Standing Up For Yourself

I’m coming up on the late 40’s, and I often think I’m learning things and experiencing things I should have in my early 20’s or earlier. Once a hillbilly in his 60’s who couldn’t read walked into town, into the library, and said, “I can’t read.” So the librarian arranged for him to learn how to read. They made a TV movie out of the story. I guess it’s better late than never. I admire the guy’s, I don’t think courage is the right word, maybe straightforwardness is better.

I guess he felt the handicap he suffered by not learning to read was worse than the embarrassment and trouble of admitting his ignorance and working to end it at an old age. Maybe that’s part of life, which problem is worse? There is no easy way most of the time; the question is which hard way is better for you.

My boss called me up tonight and wanted me to do something. It was messed up and I wasn’t supposed to be working but I figured I’d gut it out and do it. I was all furiously mad at my boss for being such a dick and such an idiot. I thought about it and realized that from a safety standpoint, it wasn’t really a good idea, and the safety buck stops with me.

So I could either do something dumb, and spend hours and hours being furiously angry at my boss, or I could call him back and tell him I wasn’t going to do it. The second possibility was pretty scary but frankly I’m sick of being angry. I don’t feel like risking a heart attack so I called him and left a message explaining I had changed my mind and why.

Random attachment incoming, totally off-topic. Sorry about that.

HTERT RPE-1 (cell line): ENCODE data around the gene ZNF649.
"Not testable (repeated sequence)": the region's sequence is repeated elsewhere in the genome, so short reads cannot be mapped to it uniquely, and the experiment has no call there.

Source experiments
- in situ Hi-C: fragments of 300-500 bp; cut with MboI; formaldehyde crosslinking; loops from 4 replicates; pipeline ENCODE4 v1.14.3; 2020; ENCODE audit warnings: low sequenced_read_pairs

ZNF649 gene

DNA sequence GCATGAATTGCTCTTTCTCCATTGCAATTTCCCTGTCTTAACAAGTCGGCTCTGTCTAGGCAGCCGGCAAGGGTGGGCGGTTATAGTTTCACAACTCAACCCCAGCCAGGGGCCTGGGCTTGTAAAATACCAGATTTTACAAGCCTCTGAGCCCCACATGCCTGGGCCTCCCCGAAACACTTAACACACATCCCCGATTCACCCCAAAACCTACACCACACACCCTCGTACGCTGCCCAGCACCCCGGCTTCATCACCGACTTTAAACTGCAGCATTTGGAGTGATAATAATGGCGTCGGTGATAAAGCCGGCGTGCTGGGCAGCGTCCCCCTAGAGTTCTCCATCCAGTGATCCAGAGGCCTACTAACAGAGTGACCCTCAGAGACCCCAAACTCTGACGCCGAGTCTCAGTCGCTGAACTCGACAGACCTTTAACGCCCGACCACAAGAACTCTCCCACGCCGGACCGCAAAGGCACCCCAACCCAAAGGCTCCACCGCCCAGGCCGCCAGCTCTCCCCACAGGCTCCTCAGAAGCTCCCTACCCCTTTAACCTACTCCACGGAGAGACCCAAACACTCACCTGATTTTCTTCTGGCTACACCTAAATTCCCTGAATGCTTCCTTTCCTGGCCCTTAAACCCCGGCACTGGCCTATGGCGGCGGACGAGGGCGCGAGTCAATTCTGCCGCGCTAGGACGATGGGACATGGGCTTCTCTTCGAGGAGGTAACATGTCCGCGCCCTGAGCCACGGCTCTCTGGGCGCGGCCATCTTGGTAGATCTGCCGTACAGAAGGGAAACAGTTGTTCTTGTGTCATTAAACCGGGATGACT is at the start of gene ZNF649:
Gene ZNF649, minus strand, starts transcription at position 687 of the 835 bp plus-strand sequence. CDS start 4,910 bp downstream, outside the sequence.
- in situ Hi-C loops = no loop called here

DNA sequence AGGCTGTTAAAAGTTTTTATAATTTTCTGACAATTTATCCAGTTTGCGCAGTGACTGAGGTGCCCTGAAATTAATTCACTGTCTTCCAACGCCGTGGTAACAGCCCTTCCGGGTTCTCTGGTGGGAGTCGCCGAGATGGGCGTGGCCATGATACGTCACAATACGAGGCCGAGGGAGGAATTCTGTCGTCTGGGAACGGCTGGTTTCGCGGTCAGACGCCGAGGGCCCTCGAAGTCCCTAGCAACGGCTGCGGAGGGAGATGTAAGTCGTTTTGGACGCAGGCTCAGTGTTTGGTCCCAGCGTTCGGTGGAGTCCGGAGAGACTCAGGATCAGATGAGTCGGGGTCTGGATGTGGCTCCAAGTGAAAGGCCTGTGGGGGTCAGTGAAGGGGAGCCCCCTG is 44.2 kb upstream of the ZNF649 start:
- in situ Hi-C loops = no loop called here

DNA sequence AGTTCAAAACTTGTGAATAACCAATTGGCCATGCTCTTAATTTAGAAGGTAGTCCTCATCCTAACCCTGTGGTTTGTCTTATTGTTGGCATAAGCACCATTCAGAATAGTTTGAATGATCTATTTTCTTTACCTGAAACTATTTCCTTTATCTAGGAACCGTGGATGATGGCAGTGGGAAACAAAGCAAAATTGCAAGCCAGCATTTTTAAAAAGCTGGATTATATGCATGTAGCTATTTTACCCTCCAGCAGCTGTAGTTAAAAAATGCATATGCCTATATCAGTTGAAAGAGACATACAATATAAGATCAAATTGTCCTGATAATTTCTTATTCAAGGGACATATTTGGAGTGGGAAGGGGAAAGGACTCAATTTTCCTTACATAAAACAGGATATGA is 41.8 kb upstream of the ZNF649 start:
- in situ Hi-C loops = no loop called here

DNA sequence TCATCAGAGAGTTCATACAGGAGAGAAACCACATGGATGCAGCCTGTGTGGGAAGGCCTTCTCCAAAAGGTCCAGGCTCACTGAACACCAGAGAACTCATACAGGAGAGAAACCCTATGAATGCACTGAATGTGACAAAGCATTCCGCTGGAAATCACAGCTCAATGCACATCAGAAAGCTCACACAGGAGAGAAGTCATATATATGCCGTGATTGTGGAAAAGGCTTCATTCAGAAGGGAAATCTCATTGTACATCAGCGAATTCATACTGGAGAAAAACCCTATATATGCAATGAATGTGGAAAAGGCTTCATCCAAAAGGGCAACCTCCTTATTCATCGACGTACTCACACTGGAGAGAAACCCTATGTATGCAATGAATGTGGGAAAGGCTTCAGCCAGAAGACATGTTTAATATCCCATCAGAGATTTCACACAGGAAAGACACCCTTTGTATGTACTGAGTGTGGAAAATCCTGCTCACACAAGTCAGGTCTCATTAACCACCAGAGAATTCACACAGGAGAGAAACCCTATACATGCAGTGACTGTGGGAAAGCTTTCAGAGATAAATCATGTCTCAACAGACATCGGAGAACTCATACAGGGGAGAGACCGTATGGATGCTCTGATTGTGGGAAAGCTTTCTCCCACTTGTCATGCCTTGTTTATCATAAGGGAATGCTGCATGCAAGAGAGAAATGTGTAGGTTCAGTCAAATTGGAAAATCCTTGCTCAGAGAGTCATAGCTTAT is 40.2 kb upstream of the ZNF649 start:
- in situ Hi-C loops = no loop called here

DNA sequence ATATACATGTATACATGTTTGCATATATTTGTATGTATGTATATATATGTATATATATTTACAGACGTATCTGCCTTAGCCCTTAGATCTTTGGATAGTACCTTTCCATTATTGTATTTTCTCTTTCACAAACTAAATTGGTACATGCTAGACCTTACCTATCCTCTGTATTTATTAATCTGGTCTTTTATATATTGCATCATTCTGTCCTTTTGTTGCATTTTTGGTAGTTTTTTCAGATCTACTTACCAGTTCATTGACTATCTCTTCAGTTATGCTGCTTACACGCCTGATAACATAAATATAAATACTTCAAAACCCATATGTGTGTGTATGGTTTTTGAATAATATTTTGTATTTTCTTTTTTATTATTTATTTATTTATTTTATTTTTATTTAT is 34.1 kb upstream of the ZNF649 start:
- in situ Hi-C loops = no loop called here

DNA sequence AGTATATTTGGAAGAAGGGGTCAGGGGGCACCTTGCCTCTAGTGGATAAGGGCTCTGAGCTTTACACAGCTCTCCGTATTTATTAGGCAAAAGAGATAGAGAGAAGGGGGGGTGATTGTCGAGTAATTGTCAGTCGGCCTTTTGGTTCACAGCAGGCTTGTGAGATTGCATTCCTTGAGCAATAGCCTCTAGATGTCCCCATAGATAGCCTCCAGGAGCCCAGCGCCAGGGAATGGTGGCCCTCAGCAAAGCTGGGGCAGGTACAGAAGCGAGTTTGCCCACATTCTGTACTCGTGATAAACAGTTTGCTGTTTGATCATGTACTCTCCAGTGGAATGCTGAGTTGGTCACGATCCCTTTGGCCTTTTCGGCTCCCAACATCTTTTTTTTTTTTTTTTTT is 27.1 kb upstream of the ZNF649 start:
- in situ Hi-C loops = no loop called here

He called me back, sans his usual phony I’m-your-buddy act and was pretty pissed. He tried to frame it like I wasn’t ready to work and it was going to cost me a day’s pay. I don’t have a union contract and he can do largely what he wants, so I didn’t argue. The important thing is I did not do something that was really going to piss me off and was unsafe.

I suppose for normal people this all sounds pretty stupid. The concept is simple. There is a great book called “When I Say No, I Feel Guilty” which talks all about how to deal with manipulative pressure. The trouble is manipulative people usually have a lot of moves in their pocket. The first thing my boss did was turn off his cell phone. He had the answer he wanted and he didn’t want to hear anything different so he was ignoring me. (Ignoring is a big manipulative tactic, not covered in the book.) He didn’t call me back until I called a coworker and told him I didn’t want to do it. Then he gets angry at me- also manipulative, also not covered in the book. (I’m just realizing there are significant things the book doesn’t cover, so maybe it’s not that great. Still it’s the only thing like it and a great starting point.)

I am terrified of upsetting people. This is an alcoholic family thing, where the children are responsible for the unstable and easily upset parents. Also if you’re low status lots of people can hurt you so you make a point of not pissing anybody off.

My boss was inconvenienced; he’s not losing any business or money. My coworker was inconvenienced; he has to work longer and get home later, but that’s all. I have the right of saying no sometimes, but I can’t do it too often. Still, I think I did the right thing.

Most of “game”, as far as I can tell, is just asserting yourself in one way or another. Easy to talk about, hard to do, for a lot of us anyway.

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7 Responses to Standing Up For Yourself

  1. sestamibi says:

    I remember that movie–“The Pride of Jesse Hallam” with Johnny Cash and Brenda Vaccaro, back around 1978 or so.

  2. virginat50 says:

    I have the same problem with not wanting to upset people. Even online with anonymous strangers, I’m way too polite to people who don’t deserve it.

  3. krauserpua says:

    Good play. If you let people value-take, they’ll keep chipping away at you until nothing is left. Stand up to them early and firmly.

  4. jake says:

    I think I know what you do for a living, do I get a prize?

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